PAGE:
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DMV not closing more offices

Reports that the Division of Motor Vehicles has closed more driver's license offices because of COVID-19 are incorrect, state officials said, noting that in fact some DMV offices have been reopening since a closure was announced in March.

The DMV closed a number of the offices around the state in March, mostly offices that were small or had small staffs. Since then, employees have been able to return to work in some locations. There are about 85 offices open, although they operate by appointment only.

Twenty-seven driver's license offices were still closed on Tuesday. In Northwest North Carolina, offices remain closed in Thomasville, Walnut Cove, Wilkesboro and Sparta.

Wesley Young

Meth charges filed against men after chase

Yadkin County sheriff's deputies have arrested two men they say led deputies and the N.C. Highway Patrol on an Aug. 10 chase that ended on Sloan's Mill Road in the Hamptonville community.

The two men ran from the scene, the Yadkin County Sheriff's Office said.

Investigators reported finding stolen items from recent vehicle break-ins and methamphetamine in the vehicle, the sheriff's office said.

A short time after the chase, Tyler Blake Hoots, 33, of Yadkinville was arrested and charged with felony conspiracy to traffic meth, maintaining a vehicle to sell a controlled substance, two counts of possession of a firearm, 11 counts of felony breaking and entering a motor vehicle and other offenses, the sheriff's office said. 

Heath Wayne Long, 35, of Hamptonville was arrested Wednesday and charged with felony trafficking in meth, conspiracy to traffic in meth, possession with intent to sell and deliver a controlled substance and possession of drug paraphernalia, the sheriff's office said.

Hoots and Long were taken to the Yadkin County Jail with Hoots' bond set at $190,000, and Long's bond set at $85,000, the sheriff's office said.

Hoots is scheduled to appear in court on Sept. 9. Long is scheduled to appear in court on Sept. 2.

John Hinton

N.C. city sues to remove Confederate statue

LEXINGTON — A North Carolina city is suing to try to secure authorization to remove a Confederate statue from its downtown.

The city of Lexington filed the lawsuit Monday against Davidson County and a chapter of the Daughters of the Confederacy, The Dispatch of Lexington reported Wednesday. The lawsuit asks for judgment that the city has the right to remove the statue and seeks a permanent injunction prohibiting the return of the statue once it has been taken down.

The downtown property that includes the statue, which was erected by the Daughters of the Confederacy in 1905, is owned by Davidson County.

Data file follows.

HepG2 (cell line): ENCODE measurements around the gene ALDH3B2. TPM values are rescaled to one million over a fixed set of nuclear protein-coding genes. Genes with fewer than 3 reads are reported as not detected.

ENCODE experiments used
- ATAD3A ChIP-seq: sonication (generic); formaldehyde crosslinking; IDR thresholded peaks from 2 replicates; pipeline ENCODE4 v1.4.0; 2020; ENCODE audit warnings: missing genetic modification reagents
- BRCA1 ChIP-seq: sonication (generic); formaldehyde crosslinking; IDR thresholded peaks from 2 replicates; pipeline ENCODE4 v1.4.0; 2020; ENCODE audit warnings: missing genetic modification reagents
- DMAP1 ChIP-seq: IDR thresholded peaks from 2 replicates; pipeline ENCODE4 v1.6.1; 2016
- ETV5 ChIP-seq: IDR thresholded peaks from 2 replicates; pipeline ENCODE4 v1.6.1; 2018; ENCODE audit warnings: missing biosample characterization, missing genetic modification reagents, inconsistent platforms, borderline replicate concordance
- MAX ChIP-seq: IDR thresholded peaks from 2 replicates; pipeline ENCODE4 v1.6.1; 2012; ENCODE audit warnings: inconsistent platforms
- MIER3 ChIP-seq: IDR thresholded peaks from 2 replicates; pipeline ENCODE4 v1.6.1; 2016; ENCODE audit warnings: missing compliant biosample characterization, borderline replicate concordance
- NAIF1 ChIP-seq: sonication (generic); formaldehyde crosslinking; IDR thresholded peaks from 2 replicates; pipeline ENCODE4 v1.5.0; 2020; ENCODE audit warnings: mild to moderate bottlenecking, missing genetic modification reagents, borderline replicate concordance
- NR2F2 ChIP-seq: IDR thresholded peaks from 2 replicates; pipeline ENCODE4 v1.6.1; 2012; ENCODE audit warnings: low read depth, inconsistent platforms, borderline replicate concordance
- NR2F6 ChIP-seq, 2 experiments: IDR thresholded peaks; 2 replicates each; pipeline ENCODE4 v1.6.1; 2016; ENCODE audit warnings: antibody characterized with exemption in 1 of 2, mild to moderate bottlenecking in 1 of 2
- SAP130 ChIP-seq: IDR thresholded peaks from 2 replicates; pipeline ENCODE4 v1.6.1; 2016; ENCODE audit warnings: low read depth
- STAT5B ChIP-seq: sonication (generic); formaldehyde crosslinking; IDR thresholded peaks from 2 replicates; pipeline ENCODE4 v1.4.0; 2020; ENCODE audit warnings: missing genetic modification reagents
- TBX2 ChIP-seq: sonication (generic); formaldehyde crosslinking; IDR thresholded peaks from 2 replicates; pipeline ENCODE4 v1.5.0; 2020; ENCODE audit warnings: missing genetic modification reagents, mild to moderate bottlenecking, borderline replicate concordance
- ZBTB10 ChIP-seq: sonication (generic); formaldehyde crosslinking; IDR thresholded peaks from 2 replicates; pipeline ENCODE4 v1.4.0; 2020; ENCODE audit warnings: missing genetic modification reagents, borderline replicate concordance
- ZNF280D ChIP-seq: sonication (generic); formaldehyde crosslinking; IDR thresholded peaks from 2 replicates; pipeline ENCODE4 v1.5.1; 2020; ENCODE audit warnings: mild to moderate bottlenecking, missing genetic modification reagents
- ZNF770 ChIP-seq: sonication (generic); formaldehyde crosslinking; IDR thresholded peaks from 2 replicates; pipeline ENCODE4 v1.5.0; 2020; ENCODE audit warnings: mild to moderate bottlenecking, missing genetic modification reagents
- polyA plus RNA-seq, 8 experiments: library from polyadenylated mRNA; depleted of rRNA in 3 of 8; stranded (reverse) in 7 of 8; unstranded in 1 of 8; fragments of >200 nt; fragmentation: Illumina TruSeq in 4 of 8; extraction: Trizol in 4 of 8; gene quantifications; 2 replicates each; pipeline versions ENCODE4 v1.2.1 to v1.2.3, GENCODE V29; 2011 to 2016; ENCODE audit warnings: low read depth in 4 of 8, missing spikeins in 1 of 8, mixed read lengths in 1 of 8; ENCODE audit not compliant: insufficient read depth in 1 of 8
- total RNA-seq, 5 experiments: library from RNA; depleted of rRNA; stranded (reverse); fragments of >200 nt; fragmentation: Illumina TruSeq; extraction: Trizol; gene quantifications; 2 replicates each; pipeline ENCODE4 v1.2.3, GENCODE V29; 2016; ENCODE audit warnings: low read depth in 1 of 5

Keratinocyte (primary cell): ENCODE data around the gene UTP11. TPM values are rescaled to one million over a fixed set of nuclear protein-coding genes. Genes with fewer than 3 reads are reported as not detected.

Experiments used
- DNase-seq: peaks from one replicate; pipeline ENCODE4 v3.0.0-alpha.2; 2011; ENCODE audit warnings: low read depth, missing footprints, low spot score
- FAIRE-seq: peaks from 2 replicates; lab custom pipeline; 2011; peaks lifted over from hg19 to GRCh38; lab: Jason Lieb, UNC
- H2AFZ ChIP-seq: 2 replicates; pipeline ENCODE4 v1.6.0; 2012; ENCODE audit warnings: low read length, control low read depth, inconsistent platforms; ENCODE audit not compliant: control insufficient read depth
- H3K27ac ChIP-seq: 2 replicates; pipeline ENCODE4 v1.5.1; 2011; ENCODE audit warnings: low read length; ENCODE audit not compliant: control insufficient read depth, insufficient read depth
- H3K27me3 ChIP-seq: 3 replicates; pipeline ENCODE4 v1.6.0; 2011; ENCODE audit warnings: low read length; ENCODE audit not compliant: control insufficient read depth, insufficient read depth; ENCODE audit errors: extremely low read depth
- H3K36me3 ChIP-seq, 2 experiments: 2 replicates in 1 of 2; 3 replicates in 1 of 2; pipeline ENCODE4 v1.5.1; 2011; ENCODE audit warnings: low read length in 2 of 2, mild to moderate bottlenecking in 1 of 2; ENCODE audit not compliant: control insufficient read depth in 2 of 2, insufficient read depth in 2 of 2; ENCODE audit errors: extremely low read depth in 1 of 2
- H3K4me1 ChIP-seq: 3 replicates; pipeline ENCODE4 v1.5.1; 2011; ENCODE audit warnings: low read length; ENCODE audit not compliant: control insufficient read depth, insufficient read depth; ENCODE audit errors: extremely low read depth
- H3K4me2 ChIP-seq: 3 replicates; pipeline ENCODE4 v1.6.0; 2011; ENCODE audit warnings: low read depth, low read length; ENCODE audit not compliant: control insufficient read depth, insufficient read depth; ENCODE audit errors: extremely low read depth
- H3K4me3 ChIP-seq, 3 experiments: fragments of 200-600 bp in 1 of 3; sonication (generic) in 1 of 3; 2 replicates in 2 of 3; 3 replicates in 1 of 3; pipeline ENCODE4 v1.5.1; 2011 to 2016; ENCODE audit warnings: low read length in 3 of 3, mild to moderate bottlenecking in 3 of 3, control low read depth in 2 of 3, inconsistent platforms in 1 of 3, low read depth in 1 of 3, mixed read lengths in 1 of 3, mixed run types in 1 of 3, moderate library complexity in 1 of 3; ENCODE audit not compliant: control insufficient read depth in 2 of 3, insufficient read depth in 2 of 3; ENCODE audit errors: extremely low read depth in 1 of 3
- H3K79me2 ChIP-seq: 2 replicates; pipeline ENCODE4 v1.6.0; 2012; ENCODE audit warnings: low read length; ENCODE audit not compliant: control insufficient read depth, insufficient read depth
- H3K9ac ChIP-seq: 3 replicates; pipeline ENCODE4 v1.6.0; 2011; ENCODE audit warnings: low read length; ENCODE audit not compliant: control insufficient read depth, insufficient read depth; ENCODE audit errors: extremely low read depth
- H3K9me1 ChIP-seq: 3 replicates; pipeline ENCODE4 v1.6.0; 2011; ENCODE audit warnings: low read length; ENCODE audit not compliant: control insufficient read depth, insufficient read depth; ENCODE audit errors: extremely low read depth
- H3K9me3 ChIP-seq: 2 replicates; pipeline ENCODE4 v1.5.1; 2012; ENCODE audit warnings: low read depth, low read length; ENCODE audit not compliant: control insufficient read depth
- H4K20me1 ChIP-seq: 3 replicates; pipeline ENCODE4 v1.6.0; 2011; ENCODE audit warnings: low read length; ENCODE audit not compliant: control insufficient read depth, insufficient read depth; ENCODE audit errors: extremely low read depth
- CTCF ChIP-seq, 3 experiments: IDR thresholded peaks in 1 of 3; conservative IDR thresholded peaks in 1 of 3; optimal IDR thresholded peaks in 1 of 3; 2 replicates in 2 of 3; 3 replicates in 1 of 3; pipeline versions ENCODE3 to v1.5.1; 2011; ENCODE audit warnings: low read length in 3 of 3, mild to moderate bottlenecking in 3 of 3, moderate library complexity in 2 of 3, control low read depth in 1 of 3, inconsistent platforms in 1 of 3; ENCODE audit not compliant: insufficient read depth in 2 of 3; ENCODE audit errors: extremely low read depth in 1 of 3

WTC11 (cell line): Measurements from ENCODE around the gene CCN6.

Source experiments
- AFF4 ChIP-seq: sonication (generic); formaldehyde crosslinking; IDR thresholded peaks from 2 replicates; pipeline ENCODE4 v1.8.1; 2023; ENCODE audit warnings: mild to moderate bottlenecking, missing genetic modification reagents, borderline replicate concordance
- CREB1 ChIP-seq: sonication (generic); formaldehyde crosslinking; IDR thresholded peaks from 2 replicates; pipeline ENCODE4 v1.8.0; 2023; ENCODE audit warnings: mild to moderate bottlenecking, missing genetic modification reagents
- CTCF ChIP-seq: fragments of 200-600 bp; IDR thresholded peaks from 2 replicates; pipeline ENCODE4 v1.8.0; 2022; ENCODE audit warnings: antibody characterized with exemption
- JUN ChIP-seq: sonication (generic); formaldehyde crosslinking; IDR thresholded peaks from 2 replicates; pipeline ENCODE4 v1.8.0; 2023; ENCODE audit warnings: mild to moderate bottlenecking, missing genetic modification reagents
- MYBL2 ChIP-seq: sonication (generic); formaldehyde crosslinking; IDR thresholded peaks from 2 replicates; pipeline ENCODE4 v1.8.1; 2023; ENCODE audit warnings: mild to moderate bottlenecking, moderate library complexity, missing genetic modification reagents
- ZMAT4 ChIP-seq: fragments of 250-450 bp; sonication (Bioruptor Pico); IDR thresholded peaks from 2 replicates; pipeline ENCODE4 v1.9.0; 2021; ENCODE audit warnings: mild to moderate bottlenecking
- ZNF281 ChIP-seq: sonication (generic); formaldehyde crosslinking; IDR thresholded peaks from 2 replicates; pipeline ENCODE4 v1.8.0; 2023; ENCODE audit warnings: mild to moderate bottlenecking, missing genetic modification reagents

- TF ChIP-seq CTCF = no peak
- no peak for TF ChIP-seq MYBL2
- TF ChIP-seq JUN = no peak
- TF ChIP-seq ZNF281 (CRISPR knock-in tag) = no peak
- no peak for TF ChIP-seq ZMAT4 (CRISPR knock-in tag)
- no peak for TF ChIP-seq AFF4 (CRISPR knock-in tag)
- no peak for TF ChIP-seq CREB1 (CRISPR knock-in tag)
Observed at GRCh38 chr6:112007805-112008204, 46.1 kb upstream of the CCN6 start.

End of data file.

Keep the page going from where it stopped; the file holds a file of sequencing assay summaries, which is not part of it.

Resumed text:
Chuck Frye, attorney for the county, said in a news release that North Carolina law protects the removal of statues and monuments.

According to the lawsuit, the presence of the Confederate monument poses an imminent threat to public safety.

The Associated Press

College apologizes for supporting slavery

Davidson College issued a public apology Wednesday for its support of slavery during the school's first 30 years and unveiled plans to address a variety of problems ranging from building names to relations with Black people in the local community.

The school's board of trustees unanimously supported the commission's report and took full responsibility for the apology and a resulting action plan developed by the college. Davidson College has an enrollment of more than 1,800, 28% of whom are considered students of color.

"We have much work to do to understand the pain and injury the college has caused, as well as to appreciate fully the strength, gifts, and power of enslaved persons and our foundational indebtedness to them." Davidson College president Carol E. Quillen said in a video message.

One change involves the formation of committee from the board of trustees to consider a new name for the Chambers Building at the center of campus. According to the commission's report, Maxwell Chambers was a planter and cotton trader from Salisbury who engaged in slavery. 

Also, the commission found that between 1876 and 1962, Davidson College practiced racial discrimination and segregation consistent with local practices during the Jim Crow era.

The Associated Press
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